On September 17, 2011, Occupy Wall Street descended upon Zuccotti Park in New York City. By October 9, in over 951 cities across 82 countries, and over 600 communities in the United States, Occupy protests and movements took place. Their message was simple: Get corporations out of politics. It also got going because of the $8 trillion used to bail out the banking industry.

 

I was one of 7,775 people arrested as of 2016 for participating in the Occupy movement. Though it’s calmed down quite a bit, it is still an active political entity—as a matter of fact, some of the best help during hurricane Sandy came from the Occupy movement. With that stated, the biggest thing about why Occupy started was because of corporate personhood.

 

Corporate personhood is the legal notion that a corporation, separately from its associated human beings (like owners, managers, or employees), has at least some of the legal rights and responsibilities enjoyed by natural persons (physical humans). This status was ruled by the supreme court in 1886. Corporations are also protected under the 14th Amendment, which grants citizenship to all persons born or naturalized in the united states. It was meant to end slavery in the U.S.—however, corporations are now allowed limited rights of personhood.

 

This is how they are able to contribute money to politicians. However it goes deeper than that: There are entities called “bill mills,” which are groups of corporations who filter their money in to a group that’s like a super-conglomerate of lobbyists. The most famous of these is the conservative group ALEC (American Legislative Exchange Council). There is also a progressive left-wing group called siX (State Innovation Exchange) as well as the liberal Democracy Alliance (who quietly funds siX). All three filter money from corporations and the super-wealthy to influence legislation. I’ll cover siX and Democracy Alliance briefly—a lot less is known about them, but they are a tool used by the rich and big business to sponsor legislation.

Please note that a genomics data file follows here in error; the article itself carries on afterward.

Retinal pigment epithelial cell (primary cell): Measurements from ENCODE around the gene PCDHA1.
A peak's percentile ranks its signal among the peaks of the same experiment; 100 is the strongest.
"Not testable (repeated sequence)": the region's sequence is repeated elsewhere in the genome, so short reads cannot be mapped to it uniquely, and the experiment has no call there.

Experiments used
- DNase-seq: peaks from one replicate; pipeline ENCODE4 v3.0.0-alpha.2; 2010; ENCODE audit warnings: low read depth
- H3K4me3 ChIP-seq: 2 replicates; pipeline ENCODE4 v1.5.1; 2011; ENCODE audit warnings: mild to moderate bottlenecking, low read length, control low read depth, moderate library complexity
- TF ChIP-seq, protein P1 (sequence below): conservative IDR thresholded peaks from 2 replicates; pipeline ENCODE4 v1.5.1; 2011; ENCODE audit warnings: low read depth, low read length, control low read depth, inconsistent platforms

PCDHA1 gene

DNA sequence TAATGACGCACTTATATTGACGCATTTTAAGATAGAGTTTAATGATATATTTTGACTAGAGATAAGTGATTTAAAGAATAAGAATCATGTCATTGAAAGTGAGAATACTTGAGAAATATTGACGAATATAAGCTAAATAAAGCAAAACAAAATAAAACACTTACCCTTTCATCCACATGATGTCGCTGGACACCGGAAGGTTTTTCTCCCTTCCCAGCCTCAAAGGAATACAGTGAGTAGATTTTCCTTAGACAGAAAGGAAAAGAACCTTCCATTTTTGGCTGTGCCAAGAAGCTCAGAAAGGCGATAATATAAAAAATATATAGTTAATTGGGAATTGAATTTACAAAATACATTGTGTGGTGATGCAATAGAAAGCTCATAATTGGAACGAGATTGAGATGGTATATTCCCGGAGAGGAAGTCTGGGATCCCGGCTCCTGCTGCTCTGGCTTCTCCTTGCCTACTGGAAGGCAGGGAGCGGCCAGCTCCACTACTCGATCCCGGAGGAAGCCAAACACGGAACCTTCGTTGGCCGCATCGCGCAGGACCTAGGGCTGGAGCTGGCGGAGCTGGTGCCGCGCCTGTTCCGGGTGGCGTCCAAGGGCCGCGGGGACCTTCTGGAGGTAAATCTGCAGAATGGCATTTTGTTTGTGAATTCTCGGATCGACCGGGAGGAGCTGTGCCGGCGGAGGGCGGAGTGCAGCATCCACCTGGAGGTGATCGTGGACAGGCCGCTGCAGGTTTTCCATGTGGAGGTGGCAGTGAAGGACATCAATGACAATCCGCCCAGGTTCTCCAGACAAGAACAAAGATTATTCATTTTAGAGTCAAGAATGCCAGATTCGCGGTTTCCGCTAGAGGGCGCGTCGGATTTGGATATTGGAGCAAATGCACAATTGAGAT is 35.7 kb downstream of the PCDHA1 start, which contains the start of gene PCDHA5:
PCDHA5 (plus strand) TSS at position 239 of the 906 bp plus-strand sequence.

What I find interesting about ALEC is they just named Jason Saine as their national chairman late last year. North Carolina is controlled by a lot of Republicans who have ties with ALEC; Jason Saine, like Pat McCrory, was and is a supporter of ALEC. You can go to alecexposed.org and SourceWatch.org for more on the politicians and corporations that are current or former members of ALEC.

 

I literally ran out of paper just printing out the different corporations and, surprisingly, nonprofit organizations who are members of ALEC. Duke Energy is one of the corporations that’s a big player in ALEC. Among the hundreds of others are technology, insurance, banking, and big pharmaceutical companies. It’s a giant spider web of corporations and nonprofits—AARP is even a member.

 

Just about all of their cash comes from sources that are not legislative dues. It mostly comes from corporate foundations, trade associations and corporations.

 

Legislators can pay $50 dollars a year for membership. Corporations pay up to $25,000 dollars a year. That’s a lot of money and kind of weird that legislators and Corporations can join the same group. What comes with the membership is all an all-expenses-paid trip where corporation executives and legislators are wined and dined together to discuss political policies and legislation.

All of this is legal and a way to eliminate the need for lobbyists who are the middle men. ALEC gives the politicians and corporations the ability to form alliances and accomplish getting pre-packaged legislation passed in federal, state, and local politics.